NEW DELHI : The approach of former Prime Minister Atal Bihari Vajpayee is what’s urgently needed as salve for Kashmir, Prime Minister Narendra Modi was told today by Chief Minister Mehbooba Mufti during a meeting in Delhi.
“At a time when stone pelting and firing are on, talks are difficult, but the Prime Minister has invoked Vajpayee many times (and) there is a need to start building from what Vajpayee had achieved,” she said after their 40-minute session.
The PDP and the BJP, which are running the coalition government in the troubled state, are not on the same page on the issue of dealing with the growing trend of stone-pelting and this has led to friction between them.A BJP minister Chander Prakash Ganga recently advocated strong action, saying “traitors and stone-pelters should be treated with bullets“.
This comment drew the ire of the PDP, which said there was a “conspiracy” to keep trouble brewing in the Valley.“Such detestable remarks not only reflect the nauseous mentality of some extremist politicians in the state, but also expose the larger design of certain elements to provoke fresh trouble in Kashmir so that Kashmiris are pushed into perpetual educational and economic dis-empowerment,” senior PDP leader Peerzada Mansoor had said in a statement later.
Against the backdrop of the strains, BJP’s pointsman for Jammu and Kashmir Ram Madhav on Friday last held a meeting with senior PDP leader Haseeb Drabu in Jammu. Mr. Madhav then met Mr. Ganga, who later expressed regret for his controversial comment.
A growing anger against the state has seen civilians forming mobs that attack security forces with stones. During a recent election, schools were set on fire and large groups forced their way into voting centres shouting anti-India slogans.
The centre has communicated that stone-pelters, who often comprise of young students including women, will be severely dealt with. In recent days, videos that capture the deepening divide have been circulated on social media. First, there was footage of jawans from the paramilitary CRPF being pushed and taunted by a group in Budgam near Srinagar. The jawans kept their cool and did not react.
Then came a video of a young man tied to an army vehicle allegedly as a human shield, accompanied by audio that warned stone-pelters of action. The BJP and Ms Mufti’s party, the regional PDP, govern Jammu and Kashmir together and their alliance is under increasing pressure over the lengthy cycle of violence.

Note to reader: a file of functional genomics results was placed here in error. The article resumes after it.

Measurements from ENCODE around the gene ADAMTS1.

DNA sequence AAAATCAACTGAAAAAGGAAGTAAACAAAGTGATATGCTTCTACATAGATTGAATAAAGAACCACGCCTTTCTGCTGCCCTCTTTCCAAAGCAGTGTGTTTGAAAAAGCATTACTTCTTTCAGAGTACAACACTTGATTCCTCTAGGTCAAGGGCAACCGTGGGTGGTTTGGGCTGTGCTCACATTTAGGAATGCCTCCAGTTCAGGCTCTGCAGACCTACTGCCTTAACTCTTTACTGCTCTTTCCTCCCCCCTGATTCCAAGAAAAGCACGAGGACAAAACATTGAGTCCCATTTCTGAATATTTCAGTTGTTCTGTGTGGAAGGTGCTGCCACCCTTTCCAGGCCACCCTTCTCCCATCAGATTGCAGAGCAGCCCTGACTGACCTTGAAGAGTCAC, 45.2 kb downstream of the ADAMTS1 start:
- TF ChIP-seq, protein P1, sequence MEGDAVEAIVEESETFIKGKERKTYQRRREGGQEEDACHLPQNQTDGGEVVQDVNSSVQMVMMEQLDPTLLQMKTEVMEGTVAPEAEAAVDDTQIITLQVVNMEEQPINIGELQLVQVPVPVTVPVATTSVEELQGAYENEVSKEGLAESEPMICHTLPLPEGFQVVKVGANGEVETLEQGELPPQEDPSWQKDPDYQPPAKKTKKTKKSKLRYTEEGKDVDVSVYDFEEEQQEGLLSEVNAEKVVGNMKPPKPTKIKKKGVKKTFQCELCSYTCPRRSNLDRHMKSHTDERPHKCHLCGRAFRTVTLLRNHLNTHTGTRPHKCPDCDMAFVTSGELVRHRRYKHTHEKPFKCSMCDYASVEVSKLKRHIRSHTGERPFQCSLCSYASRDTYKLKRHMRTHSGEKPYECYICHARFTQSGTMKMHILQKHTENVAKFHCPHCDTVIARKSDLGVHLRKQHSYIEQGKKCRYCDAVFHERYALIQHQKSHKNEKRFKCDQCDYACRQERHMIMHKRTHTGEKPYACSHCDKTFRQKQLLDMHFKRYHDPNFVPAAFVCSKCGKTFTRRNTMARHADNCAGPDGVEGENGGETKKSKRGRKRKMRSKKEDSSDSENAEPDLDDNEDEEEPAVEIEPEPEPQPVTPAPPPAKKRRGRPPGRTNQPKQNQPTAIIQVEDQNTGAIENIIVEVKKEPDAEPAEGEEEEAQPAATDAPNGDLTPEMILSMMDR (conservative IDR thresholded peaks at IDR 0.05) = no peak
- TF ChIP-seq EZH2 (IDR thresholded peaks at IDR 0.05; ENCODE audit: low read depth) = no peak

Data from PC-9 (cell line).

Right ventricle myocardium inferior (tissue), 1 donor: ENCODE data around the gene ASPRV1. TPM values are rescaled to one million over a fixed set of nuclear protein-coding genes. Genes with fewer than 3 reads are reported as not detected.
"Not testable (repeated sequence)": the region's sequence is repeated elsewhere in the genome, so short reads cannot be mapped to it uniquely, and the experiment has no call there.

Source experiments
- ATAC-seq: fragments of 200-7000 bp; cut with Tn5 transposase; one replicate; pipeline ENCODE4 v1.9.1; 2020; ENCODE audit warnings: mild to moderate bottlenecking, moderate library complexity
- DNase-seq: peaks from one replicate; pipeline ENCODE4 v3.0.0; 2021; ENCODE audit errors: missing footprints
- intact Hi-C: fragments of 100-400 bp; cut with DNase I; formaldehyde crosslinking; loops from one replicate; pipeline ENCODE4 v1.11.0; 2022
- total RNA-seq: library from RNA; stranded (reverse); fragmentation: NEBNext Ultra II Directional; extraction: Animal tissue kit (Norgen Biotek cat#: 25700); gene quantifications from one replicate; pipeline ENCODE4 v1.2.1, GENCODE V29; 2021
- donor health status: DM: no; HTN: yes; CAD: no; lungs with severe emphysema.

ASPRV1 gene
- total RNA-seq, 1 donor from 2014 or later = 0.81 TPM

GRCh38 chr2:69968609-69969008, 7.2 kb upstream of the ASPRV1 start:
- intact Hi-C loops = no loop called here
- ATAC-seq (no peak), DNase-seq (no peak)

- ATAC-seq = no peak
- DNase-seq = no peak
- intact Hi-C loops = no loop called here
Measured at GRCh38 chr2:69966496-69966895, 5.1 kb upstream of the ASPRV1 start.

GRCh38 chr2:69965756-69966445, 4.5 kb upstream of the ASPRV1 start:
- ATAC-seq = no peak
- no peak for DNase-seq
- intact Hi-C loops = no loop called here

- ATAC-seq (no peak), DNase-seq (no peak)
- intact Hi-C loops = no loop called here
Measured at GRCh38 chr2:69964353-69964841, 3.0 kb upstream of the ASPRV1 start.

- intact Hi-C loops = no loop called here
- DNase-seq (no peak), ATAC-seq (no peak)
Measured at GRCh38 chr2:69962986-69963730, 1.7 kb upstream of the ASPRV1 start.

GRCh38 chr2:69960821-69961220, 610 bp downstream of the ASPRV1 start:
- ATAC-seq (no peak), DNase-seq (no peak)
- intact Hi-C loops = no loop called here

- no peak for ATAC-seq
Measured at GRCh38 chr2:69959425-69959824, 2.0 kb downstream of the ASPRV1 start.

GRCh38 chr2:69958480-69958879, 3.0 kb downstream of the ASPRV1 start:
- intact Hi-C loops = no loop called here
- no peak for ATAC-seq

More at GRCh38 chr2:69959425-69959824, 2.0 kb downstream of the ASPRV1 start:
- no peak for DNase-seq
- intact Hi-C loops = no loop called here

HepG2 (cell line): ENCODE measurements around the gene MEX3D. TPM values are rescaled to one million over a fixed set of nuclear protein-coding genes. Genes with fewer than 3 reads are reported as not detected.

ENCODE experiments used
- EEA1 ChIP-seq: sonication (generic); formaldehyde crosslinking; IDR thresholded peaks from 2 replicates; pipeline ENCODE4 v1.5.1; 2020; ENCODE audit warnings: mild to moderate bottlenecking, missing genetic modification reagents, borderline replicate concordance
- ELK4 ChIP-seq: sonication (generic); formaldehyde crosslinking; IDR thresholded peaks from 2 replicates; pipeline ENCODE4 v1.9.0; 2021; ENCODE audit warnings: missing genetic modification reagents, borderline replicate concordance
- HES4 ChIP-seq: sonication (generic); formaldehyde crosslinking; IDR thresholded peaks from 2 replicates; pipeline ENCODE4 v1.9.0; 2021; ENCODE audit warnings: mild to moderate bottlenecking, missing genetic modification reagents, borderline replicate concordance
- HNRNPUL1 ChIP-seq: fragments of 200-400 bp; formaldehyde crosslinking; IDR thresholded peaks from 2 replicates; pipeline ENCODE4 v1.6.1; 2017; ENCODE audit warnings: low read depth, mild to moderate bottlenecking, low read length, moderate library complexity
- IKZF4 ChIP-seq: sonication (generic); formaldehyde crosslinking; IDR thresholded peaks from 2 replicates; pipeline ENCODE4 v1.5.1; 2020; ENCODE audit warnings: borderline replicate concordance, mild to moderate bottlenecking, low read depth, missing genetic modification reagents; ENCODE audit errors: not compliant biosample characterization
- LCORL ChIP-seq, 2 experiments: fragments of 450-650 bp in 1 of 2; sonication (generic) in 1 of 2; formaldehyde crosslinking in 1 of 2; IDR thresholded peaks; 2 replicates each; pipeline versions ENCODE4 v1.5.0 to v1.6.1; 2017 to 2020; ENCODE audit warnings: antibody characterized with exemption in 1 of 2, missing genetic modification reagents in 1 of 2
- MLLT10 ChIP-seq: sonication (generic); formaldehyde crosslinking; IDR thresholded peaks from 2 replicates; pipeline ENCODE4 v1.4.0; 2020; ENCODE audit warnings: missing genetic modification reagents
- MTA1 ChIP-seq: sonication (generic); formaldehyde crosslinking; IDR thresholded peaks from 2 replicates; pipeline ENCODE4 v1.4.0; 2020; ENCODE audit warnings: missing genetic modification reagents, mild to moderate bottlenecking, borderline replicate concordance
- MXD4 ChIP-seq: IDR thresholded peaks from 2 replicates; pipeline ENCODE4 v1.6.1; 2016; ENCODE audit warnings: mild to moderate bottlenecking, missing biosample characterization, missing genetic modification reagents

Ms Mufti has complained to army chief General Bipin Rawat about alleged human rights abuses by his troops, using the “human shield” video as evidence.”Some involved in stone pelting are disillusioned while others are being led astray,” said Ms Mufti about the violent provocation that security personnel encounter every day, an approach that the centre does not empathise with.
Leaders like Ms Mufti and others have urged the centre to begin talks with stakeholders in Kashmir, following Mr Vajpayee’s famous commitment to “Insaniyat, Kashmiriyat, Jamhooriyat” as the framework for dialogue. But Ms Mufti wants the Hurriyat – a group of separatist leaders – to be party to the talks, which the centre has refused so far.
Recent developments including losing the Srinagar Lok Sabha seat to former Chief Minister and political opponent Farooq Abdullah have left Ms Mufti’s party worried about shrinking popularity in areas that were its stronghold. Another recent local election in which the BJP was unable to help Ms Mufti’s candidate win, despite an understanding, has been labelled “back-stabbing” by her leaders.
With reports of her state being put under President’s Rule – which means it would be governed by the centre – Ms Mufti said, “That question needs to be addressed to the central government.”
However, sources in the union government say that is not an option right now. “The PDP-led government is a buffer between the centre and the unrest. Removing it at this point will mean creating a Kashmir vs centre situation in which even the PDP will be forced to take an anti-centre stand,” a BJP leader said, asking not to be named.